Environmental law consists of all legal guidelines that are intended to protect our environment. Much of the environmental legislation in the United States is initiated at the federal level. Various regulatory agencies may then prepare regulations, which define how activity must be conducted to comply with the law. In practice, the terms law, statute, and regulation are often used interchangeably. Regulations are generally more volatile than laws (statutes), of more applicability in determining compliance.

However, to obtain copies of laws or regulations, one must differentiate between statutes (laws) and regulations. Laws can be accessed through their public law number from the U.S. Printing Office and are compiled under the United States Code (USC). Regulations are printed in the Federal Register (FR) and are compiled annually in the Code of Federal Regulations (CFR).

Regulatory compliance is a significant aspect of conducting business today. The scheme of obligations posed by environmental legislation represents two costs: the effort and expenditure required to achieve compliance and the fines, penalties, and liabilities that may be incurred as a result of noncompliance. Whether preparing for environmental audits, developing an emergency response plan, or participating in an environmental impact study, environmental engineers must be conversant in environmental law and environmental policy. Ignorance of regulatory requirements is viewed by federal, state, and local governments as no excuse for noncompliance.

An overview of federal environmental laws is provided in this chapter. The chapter is divided into four sections and an appendix.

Government Agencies and Administrative Law. This section outlines some of the procedures under which laws are developed and applied. It is a "broadbrush" characteriza tion of administrative law which focuses on the practice of government agencies.

Information Laws. This section includes statutes used to gather and disseminate information as a central part of their regulatory schemes. This section includes the National Environmental Policy Act and the Emergency Planning and Community Right-to-Know Act.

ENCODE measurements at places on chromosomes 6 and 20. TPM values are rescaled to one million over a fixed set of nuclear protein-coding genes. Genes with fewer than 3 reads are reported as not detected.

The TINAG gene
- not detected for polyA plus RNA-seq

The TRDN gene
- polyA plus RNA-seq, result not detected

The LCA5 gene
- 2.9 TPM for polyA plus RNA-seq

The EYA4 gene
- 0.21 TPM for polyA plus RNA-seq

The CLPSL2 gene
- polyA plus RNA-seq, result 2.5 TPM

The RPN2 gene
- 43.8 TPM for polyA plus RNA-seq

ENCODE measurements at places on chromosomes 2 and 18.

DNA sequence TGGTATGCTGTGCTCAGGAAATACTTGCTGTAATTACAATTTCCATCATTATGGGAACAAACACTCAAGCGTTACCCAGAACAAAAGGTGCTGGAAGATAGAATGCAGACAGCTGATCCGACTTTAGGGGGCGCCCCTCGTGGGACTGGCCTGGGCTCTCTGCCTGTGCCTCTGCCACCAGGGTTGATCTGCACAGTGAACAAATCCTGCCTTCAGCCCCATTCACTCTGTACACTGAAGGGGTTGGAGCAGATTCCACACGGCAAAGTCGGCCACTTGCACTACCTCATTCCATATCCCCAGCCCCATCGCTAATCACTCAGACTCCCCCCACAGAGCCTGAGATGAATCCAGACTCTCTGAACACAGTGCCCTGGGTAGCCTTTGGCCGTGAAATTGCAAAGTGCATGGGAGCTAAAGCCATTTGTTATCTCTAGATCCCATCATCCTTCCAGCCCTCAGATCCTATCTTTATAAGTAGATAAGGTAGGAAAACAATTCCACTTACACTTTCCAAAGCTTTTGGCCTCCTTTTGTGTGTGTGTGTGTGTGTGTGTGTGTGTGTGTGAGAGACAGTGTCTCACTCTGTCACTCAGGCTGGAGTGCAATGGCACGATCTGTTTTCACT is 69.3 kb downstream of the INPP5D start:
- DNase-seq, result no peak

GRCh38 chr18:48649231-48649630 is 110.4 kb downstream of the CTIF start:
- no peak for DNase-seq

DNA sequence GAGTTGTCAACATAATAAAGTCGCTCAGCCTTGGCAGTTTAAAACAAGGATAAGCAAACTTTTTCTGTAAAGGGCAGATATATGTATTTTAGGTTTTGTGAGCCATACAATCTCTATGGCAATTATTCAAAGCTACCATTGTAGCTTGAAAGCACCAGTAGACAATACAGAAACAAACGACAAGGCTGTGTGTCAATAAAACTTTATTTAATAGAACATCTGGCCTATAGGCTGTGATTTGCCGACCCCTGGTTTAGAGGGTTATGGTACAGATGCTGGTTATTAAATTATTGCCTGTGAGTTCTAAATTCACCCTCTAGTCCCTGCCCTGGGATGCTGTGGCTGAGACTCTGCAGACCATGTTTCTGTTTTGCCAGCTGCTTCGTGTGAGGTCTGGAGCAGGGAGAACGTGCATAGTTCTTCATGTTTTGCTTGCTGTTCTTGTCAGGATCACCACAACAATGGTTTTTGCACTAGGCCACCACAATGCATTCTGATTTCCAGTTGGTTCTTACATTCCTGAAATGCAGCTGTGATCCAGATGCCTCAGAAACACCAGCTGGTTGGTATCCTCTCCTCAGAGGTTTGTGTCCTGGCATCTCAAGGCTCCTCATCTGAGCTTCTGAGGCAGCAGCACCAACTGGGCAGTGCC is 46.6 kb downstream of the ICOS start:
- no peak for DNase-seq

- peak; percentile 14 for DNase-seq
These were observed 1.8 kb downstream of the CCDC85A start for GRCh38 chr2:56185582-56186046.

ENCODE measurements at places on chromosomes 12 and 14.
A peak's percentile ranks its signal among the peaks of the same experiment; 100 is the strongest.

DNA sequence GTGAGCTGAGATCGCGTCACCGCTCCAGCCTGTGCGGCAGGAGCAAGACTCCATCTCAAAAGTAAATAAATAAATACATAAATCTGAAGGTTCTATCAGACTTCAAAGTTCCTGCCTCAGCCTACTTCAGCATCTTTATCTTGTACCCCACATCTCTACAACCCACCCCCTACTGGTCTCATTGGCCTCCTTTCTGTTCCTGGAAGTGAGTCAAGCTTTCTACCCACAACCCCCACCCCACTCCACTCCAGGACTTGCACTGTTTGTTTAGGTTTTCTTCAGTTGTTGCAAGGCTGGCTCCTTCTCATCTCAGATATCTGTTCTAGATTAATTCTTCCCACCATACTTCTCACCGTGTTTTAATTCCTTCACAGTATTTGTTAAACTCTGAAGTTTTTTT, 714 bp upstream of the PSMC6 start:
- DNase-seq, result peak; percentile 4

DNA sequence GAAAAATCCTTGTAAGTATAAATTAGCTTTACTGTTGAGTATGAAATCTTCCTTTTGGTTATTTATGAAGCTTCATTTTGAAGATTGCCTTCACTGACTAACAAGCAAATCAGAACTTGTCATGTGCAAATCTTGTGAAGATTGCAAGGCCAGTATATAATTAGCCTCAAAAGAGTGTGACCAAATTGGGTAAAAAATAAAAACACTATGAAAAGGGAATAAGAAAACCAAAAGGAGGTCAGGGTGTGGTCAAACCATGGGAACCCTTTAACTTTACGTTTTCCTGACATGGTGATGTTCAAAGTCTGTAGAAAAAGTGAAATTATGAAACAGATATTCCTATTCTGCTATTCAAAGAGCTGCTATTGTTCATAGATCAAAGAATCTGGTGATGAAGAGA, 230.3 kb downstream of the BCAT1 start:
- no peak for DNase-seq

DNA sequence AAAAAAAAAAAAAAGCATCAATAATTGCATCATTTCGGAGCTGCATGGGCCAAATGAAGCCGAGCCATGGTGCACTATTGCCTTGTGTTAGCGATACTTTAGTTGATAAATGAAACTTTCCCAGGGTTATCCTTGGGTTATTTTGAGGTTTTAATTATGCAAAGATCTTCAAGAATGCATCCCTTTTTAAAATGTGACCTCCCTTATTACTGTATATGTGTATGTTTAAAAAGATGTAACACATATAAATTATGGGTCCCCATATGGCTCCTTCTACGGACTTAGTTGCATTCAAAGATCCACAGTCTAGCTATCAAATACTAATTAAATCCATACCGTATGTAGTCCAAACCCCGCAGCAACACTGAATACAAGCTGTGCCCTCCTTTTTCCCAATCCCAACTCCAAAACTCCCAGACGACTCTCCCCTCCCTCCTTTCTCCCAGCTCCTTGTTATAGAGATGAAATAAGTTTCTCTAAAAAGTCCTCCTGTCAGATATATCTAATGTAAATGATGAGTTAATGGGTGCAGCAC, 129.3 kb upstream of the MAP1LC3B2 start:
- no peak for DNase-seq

Natural Resource Laws. This section includes statutes such as the Endangered Species Act and the Coastal Zone Management Act which protect habitat and regulate land use.

Pollution Control Laws. Statutes discussed in this section, such as the Clean Air Act, Clean Water Act, Resource Conservation and Recovery Act, and Toxic Substances Control Act, generally focus on regulating the pollutants which create risk to human health and the environment.

Federal Environmental Protection Agencies. The organization of the Environmental Protection Agency and the addresses and telephone numbers of the headquarters and regional offices and state and territorial agencies are presented in the appendix.

This chapter provides an overview and a general understanding of the key features of the major environmental statutes. The discussions of statutes should pave a way for further, in-depth study into the environmental laws.

It should be noted that environmental laws are dynamic and subject to change, interpretation, and negotiation. Although the following discussions of these federal laws provide important information, the reader is advised to determine if any updates or revisions of these laws are in effect. The information provided on these statutes is no substitute for up-to-date advice from licensed practitioners.

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